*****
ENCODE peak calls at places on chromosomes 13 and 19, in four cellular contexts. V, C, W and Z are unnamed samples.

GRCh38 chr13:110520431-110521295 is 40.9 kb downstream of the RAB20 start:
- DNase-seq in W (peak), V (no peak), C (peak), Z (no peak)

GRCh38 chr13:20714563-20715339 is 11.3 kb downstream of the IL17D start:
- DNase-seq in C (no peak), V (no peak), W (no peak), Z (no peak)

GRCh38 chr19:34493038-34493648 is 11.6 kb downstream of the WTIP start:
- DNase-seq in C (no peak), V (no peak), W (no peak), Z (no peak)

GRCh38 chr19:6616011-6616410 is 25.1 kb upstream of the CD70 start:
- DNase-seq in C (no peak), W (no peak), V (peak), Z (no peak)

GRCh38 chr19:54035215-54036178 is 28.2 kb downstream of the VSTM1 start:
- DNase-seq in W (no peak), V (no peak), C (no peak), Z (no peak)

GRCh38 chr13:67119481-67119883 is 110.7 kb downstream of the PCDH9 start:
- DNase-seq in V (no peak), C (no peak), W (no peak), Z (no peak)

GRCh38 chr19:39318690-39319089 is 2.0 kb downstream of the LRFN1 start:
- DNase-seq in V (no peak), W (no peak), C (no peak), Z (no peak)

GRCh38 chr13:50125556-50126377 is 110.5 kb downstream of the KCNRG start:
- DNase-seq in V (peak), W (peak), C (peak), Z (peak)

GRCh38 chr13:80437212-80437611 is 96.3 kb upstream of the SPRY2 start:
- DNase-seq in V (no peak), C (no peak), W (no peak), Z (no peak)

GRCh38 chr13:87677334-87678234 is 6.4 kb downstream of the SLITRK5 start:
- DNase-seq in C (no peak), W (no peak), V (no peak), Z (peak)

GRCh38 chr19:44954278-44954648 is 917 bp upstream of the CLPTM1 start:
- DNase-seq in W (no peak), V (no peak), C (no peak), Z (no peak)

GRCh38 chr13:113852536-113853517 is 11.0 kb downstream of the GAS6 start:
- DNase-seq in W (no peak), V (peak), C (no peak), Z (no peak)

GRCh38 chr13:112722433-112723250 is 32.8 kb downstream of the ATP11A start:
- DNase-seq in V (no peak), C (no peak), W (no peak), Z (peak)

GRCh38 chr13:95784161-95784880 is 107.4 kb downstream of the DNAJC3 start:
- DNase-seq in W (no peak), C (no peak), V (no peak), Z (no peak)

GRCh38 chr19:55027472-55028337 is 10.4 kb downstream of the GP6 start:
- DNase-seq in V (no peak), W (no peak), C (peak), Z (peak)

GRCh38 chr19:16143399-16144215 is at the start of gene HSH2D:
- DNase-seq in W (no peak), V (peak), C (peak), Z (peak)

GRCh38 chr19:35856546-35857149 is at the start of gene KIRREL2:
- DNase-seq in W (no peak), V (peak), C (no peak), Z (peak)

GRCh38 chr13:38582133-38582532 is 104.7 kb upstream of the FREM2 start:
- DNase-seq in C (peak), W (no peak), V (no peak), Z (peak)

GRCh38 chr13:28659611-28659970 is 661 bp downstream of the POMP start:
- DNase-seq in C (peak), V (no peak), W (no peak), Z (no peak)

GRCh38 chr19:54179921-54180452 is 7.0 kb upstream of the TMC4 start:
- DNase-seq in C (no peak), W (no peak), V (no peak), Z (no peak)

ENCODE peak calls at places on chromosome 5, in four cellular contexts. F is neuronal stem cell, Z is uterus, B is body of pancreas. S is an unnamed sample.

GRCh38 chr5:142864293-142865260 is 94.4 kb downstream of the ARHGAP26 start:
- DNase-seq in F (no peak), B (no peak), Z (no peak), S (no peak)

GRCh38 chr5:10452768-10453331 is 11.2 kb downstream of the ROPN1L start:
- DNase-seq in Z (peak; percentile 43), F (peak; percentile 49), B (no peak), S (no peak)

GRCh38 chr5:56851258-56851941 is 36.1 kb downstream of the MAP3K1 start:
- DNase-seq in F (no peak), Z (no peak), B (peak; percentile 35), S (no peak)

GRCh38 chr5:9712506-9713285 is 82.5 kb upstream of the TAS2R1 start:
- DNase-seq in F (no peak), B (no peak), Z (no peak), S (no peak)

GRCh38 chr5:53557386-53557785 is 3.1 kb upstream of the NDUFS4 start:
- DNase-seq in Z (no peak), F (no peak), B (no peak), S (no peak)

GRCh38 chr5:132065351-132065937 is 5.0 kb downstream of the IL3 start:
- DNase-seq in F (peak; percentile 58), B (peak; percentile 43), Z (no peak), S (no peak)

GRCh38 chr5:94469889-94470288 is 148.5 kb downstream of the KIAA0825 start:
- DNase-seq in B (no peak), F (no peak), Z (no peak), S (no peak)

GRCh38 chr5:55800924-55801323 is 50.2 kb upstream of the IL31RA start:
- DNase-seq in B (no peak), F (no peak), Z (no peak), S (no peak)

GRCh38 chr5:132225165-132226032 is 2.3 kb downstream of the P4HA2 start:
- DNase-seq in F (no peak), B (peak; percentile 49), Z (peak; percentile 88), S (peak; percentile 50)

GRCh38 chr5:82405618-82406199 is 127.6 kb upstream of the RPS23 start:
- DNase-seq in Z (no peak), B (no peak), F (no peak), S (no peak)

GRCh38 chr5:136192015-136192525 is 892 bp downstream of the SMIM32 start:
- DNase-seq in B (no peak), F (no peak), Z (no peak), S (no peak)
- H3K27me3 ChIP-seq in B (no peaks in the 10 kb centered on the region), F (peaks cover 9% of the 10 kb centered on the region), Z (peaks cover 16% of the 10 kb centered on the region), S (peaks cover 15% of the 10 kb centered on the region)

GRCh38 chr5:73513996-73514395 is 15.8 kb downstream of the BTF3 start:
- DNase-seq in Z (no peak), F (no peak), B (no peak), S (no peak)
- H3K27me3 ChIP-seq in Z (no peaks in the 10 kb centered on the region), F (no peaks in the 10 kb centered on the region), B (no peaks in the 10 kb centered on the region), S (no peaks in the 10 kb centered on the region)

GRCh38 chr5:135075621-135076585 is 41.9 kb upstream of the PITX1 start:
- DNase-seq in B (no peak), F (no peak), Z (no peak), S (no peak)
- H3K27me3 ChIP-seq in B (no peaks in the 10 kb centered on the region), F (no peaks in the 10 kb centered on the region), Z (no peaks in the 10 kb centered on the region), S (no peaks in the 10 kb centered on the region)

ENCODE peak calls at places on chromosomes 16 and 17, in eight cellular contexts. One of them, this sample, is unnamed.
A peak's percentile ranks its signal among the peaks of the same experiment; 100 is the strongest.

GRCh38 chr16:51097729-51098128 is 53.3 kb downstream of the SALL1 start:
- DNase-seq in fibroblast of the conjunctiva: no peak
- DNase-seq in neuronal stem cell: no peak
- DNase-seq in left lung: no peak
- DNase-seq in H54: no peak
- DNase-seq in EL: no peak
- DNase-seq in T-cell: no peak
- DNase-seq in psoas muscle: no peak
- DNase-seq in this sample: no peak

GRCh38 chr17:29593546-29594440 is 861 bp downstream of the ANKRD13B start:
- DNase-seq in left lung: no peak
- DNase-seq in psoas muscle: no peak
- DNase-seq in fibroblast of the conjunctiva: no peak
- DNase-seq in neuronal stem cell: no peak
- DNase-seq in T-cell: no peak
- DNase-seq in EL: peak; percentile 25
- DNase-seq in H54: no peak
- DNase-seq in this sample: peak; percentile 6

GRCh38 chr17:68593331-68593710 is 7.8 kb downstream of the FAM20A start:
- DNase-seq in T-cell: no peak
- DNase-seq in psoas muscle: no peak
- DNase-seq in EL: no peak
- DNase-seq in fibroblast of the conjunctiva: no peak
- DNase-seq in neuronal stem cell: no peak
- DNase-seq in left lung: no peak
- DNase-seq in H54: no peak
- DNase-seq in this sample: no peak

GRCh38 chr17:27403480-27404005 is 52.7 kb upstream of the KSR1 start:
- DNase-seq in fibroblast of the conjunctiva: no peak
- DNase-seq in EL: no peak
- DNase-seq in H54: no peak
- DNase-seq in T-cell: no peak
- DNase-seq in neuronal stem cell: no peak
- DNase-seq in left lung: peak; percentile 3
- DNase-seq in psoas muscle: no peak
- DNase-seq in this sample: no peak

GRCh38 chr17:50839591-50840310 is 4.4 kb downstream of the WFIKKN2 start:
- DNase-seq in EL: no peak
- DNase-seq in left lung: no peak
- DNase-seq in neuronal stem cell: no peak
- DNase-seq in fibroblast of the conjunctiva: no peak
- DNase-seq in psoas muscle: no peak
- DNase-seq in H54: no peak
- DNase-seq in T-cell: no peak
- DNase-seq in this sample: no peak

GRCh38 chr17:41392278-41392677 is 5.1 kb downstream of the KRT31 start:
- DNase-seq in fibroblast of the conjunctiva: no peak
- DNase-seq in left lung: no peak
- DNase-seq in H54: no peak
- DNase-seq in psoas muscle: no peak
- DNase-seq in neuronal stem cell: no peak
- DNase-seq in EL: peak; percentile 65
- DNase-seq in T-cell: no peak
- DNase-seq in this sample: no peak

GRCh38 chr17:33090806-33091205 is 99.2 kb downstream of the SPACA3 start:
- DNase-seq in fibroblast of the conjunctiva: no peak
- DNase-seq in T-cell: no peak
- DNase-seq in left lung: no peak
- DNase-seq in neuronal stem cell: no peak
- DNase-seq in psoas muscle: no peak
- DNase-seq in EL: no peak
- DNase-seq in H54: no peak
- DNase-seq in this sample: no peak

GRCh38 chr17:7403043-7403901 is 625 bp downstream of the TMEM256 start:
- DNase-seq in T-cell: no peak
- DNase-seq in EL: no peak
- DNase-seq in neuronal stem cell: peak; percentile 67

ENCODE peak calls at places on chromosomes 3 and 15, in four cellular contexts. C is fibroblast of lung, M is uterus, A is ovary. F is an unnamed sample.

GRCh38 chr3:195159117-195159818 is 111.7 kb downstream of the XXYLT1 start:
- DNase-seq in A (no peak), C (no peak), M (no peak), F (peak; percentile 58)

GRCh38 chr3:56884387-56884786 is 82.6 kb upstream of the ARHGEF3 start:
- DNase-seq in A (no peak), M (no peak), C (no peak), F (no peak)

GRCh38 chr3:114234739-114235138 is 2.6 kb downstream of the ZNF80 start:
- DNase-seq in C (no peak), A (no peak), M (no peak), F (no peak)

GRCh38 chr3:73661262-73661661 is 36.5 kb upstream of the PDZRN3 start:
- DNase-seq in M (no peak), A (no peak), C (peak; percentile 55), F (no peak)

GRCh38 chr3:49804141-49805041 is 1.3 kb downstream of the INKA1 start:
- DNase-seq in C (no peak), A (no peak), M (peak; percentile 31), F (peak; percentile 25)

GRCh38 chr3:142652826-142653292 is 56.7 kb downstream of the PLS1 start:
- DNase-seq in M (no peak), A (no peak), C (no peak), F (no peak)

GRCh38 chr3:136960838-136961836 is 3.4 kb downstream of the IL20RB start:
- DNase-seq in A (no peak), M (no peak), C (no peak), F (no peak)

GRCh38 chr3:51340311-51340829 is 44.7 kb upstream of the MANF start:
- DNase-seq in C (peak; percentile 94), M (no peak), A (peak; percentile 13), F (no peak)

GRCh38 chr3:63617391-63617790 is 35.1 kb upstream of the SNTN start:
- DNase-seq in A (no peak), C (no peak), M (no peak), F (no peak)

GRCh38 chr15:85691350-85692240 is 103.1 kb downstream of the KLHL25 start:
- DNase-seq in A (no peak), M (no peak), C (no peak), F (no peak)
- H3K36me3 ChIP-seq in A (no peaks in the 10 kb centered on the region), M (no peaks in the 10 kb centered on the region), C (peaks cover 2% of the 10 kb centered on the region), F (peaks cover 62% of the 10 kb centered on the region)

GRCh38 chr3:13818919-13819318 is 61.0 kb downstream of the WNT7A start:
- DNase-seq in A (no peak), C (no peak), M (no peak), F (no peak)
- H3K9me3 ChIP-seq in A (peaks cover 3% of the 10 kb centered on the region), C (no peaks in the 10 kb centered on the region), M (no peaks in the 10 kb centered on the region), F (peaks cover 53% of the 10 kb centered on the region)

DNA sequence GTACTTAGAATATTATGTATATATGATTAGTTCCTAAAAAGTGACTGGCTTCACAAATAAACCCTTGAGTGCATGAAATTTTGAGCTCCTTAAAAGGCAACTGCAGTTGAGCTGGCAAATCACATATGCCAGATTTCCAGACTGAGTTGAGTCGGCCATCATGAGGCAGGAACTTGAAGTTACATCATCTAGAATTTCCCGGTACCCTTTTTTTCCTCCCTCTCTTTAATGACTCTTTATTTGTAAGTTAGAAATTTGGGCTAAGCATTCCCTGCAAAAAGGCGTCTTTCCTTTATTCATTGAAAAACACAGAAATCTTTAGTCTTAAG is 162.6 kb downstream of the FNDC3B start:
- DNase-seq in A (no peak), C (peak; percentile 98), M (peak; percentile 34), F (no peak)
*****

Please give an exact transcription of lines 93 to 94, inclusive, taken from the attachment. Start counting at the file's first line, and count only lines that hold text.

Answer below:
- DNase-seq in T-cell: no peak
- DNase-seq in psoas muscle: no peak